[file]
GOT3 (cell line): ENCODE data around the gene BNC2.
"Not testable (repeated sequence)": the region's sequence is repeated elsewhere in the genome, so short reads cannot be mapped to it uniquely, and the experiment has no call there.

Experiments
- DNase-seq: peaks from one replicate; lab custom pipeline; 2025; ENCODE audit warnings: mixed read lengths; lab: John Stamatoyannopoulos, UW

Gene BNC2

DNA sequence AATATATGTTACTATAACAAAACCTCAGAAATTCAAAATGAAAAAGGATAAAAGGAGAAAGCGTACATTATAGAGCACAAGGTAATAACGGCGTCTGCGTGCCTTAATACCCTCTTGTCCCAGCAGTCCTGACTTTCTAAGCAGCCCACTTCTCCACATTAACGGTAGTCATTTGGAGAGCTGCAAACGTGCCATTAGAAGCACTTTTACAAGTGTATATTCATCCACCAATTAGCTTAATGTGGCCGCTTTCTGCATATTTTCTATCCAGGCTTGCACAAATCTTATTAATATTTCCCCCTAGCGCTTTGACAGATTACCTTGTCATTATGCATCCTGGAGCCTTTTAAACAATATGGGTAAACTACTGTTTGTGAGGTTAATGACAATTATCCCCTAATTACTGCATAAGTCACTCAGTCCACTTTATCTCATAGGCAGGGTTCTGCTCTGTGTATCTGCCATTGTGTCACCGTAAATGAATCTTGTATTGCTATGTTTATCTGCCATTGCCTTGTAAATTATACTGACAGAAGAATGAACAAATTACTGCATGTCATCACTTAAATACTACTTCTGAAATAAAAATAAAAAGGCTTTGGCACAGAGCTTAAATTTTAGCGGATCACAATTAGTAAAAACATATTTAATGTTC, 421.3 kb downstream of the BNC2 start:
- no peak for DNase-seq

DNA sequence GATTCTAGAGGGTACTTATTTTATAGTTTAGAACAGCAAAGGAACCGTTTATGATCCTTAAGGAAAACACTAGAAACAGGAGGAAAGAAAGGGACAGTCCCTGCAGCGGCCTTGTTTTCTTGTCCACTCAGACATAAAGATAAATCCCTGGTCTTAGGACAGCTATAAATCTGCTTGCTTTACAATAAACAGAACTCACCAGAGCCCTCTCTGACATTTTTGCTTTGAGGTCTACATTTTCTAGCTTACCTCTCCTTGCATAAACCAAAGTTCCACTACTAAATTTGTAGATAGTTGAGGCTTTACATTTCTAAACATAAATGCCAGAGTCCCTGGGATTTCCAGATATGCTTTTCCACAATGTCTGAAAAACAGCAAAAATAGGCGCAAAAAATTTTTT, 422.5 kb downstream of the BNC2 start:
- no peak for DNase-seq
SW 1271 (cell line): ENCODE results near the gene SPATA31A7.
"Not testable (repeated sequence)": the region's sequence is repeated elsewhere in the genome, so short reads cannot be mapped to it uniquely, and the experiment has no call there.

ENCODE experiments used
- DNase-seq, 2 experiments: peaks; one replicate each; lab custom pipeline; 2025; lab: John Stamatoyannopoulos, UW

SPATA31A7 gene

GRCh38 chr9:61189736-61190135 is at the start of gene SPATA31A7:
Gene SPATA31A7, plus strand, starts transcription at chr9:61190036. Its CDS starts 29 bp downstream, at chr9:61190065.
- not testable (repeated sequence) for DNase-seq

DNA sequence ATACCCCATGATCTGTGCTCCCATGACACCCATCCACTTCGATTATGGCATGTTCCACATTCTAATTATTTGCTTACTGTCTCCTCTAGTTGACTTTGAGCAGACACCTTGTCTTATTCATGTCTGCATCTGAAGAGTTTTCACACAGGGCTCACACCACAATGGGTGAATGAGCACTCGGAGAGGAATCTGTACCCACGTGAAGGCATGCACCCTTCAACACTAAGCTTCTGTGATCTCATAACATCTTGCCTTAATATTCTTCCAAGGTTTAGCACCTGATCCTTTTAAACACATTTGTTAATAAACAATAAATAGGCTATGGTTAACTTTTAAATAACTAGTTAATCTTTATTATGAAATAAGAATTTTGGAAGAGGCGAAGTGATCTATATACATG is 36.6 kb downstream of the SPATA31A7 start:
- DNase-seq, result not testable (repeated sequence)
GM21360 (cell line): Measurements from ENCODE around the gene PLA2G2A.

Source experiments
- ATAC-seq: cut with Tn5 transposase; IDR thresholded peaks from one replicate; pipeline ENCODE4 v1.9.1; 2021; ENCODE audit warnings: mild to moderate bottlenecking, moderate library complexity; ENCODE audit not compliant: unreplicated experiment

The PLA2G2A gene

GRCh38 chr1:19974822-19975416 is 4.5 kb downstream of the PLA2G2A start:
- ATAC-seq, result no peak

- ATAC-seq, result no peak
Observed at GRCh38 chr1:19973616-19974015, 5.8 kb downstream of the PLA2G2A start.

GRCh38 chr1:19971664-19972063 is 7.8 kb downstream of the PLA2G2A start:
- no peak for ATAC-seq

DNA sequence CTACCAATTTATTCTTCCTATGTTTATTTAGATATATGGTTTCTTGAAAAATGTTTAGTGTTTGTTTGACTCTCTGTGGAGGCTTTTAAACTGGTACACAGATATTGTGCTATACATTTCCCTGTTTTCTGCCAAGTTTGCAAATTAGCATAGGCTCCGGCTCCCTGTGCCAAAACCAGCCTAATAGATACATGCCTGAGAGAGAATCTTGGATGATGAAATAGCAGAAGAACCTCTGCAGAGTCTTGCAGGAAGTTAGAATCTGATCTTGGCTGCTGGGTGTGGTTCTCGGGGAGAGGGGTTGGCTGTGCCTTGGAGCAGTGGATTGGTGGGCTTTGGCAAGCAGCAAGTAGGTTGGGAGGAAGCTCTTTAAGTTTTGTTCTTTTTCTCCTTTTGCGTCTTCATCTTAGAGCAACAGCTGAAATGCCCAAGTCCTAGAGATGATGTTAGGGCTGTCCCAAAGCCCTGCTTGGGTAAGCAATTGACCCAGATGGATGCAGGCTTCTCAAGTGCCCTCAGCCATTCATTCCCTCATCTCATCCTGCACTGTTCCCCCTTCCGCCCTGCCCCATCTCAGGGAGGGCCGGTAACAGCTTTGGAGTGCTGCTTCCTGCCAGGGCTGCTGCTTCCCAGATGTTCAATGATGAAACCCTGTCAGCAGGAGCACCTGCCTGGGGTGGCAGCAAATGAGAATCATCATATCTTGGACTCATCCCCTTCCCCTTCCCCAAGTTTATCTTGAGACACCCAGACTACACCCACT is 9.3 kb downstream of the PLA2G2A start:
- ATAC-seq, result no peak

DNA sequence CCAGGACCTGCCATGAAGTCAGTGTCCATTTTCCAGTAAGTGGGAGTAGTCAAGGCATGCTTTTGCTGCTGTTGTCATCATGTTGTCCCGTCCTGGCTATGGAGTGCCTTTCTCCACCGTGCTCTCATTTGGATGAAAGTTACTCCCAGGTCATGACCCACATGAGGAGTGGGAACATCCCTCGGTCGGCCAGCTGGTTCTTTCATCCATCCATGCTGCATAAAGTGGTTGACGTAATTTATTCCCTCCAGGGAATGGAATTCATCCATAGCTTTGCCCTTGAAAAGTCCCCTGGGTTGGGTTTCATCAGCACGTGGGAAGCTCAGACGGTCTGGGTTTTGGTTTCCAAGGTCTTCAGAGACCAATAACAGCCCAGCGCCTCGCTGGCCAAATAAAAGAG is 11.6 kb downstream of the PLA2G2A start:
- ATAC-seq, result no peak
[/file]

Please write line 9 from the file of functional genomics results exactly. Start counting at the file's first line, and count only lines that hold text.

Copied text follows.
- no peak for DNase-seq